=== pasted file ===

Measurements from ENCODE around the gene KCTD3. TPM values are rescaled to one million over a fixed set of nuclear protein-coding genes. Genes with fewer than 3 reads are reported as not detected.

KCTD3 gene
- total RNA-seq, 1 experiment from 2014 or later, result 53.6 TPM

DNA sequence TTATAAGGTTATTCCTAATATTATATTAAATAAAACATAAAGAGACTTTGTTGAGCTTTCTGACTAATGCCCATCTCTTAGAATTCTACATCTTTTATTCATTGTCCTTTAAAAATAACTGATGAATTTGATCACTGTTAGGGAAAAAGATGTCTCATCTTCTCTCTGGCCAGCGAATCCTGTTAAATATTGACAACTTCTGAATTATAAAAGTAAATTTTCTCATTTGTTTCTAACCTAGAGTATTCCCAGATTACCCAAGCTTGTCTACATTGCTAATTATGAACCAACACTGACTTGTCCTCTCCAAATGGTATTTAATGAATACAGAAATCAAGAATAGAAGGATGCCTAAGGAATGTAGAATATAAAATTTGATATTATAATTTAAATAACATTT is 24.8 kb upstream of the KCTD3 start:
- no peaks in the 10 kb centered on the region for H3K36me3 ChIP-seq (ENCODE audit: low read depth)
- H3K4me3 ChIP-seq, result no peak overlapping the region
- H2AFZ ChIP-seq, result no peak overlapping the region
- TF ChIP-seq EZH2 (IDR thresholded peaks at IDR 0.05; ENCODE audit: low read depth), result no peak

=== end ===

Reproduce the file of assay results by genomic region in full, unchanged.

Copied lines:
Measurements from ENCODE around the gene KCTD3. TPM values are rescaled to one million over a fixed set of nuclear protein-coding genes. Genes with fewer than 3 reads are reported as not detected.

KCTD3 gene
- total RNA-seq, 1 experiment from 2014 or later, result 53.6 TPM

DNA sequence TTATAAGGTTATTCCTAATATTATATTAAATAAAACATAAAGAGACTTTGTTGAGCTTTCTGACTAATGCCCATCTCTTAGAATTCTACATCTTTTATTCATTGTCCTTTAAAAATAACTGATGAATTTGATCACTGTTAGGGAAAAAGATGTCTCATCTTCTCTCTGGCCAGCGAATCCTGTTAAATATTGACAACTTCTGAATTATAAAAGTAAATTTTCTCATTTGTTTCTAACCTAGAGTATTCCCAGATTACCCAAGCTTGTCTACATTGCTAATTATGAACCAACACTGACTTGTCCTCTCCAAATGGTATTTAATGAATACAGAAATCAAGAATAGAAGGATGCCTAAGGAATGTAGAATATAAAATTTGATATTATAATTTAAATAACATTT is 24.8 kb upstream of the KCTD3 start:
- no peaks in the 10 kb centered on the region for H3K36me3 ChIP-seq (ENCODE audit: low read depth)
- H3K4me3 ChIP-seq, result no peak overlapping the region
- H2AFZ ChIP-seq, result no peak overlapping the region
- TF ChIP-seq EZH2 (IDR thresholded peaks at IDR 0.05; ENCODE audit: low read depth), result no peak